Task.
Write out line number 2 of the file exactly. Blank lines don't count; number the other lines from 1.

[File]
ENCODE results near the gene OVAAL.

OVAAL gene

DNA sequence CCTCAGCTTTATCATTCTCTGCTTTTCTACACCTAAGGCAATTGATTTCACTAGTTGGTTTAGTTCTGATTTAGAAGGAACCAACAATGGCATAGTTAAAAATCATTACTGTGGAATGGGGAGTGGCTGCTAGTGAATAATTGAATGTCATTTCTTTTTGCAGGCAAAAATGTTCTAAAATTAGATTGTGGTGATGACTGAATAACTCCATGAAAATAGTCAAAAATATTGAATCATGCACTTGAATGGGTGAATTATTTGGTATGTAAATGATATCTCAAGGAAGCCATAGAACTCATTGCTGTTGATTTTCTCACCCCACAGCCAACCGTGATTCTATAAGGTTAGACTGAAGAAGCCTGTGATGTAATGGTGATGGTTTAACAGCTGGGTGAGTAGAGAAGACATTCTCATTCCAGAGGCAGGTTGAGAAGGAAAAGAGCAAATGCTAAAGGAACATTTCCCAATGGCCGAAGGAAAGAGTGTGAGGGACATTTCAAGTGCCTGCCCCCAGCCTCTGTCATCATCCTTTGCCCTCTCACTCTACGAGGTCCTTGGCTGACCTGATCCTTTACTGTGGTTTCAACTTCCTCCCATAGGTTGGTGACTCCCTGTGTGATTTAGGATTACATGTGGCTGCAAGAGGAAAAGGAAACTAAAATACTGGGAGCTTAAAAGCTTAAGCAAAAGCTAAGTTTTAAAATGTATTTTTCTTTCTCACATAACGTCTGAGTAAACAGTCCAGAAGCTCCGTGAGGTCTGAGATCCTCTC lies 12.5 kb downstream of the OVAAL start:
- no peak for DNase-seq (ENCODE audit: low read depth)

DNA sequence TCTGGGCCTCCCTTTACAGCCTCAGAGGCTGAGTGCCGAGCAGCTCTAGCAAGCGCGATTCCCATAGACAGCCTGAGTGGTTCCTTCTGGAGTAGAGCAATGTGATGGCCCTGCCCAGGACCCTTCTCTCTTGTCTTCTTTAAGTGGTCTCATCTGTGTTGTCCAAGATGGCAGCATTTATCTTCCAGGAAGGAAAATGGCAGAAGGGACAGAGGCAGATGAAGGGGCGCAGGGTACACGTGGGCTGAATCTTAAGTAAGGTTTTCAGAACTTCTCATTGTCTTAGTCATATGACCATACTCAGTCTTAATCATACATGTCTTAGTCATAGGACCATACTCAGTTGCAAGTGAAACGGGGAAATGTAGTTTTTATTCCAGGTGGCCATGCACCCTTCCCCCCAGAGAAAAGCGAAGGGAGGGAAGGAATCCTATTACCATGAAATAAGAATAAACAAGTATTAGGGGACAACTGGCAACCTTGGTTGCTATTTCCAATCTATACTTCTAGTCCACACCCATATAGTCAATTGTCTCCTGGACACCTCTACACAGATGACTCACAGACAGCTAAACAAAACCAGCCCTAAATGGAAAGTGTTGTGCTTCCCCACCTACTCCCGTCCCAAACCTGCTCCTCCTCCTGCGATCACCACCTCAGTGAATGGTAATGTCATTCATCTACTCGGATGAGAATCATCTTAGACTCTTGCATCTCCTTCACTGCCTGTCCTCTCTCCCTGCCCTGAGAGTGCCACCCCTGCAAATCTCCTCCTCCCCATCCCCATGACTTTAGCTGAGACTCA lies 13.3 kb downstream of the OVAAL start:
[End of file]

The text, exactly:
OVAAL gene